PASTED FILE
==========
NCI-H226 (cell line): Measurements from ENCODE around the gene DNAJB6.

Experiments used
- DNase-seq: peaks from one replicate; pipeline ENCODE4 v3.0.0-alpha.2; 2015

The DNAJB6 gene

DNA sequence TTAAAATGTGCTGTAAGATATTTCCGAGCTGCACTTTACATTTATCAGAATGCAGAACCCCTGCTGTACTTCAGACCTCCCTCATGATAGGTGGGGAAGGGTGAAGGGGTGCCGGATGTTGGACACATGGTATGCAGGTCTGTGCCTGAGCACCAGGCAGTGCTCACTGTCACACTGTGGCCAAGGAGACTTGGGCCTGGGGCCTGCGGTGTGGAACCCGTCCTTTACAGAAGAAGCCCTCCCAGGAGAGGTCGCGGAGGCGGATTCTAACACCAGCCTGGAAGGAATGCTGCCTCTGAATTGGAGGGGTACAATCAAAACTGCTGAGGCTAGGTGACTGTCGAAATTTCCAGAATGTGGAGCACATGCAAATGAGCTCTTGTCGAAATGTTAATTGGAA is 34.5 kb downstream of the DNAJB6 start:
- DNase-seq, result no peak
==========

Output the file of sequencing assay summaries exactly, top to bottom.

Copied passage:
NCI-H226 (cell line): Measurements from ENCODE around the gene DNAJB6.

Experiments used
- DNase-seq: peaks from one replicate; pipeline ENCODE4 v3.0.0-alpha.2; 2015

The DNAJB6 gene

DNA sequence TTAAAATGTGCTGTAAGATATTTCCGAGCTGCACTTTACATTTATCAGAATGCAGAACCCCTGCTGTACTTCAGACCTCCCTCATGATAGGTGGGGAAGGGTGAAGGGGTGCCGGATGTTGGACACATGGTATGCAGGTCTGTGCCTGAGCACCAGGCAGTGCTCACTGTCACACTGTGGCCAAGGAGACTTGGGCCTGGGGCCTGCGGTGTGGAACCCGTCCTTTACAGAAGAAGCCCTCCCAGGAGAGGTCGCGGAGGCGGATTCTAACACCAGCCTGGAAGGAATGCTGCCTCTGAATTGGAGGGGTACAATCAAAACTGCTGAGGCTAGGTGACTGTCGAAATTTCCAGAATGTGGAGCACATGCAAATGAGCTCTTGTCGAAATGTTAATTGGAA is 34.5 kb downstream of the DNAJB6 start:
- DNase-seq, result no peak